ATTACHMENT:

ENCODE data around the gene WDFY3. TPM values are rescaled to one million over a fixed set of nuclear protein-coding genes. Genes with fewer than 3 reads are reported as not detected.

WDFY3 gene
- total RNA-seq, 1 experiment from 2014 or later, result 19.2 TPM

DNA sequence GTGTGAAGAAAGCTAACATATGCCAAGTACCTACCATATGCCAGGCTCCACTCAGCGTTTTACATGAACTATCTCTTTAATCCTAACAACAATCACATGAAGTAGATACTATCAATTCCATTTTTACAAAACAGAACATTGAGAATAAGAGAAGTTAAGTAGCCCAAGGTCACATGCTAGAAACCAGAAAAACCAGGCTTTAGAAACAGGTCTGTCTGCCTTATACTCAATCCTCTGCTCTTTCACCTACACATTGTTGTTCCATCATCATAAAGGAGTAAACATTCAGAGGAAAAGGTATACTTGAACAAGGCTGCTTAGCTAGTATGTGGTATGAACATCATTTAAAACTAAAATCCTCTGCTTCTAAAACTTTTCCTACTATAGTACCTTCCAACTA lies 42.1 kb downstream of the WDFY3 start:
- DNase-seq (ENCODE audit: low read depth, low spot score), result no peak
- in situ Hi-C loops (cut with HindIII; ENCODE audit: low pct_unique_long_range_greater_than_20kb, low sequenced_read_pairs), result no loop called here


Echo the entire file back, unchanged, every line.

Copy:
ENCODE data around the gene WDFY3. TPM values are rescaled to one million over a fixed set of nuclear protein-coding genes. Genes with fewer than 3 reads are reported as not detected.

WDFY3 gene
- total RNA-seq, 1 experiment from 2014 or later, result 19.2 TPM

DNA sequence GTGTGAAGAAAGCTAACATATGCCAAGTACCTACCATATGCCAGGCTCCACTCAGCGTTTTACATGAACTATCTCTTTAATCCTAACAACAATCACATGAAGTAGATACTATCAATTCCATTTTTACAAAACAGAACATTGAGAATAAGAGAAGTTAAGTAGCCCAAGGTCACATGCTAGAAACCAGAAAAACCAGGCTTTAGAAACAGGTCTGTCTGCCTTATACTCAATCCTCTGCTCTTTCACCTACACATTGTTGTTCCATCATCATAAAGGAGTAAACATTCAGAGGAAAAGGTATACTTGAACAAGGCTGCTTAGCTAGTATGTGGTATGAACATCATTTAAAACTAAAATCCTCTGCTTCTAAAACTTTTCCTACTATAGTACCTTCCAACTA lies 42.1 kb downstream of the WDFY3 start:
- DNase-seq (ENCODE audit: low read depth, low spot score), result no peak
- in situ Hi-C loops (cut with HindIII; ENCODE audit: low pct_unique_long_range_greater_than_20kb, low sequenced_read_pairs), result no loop called here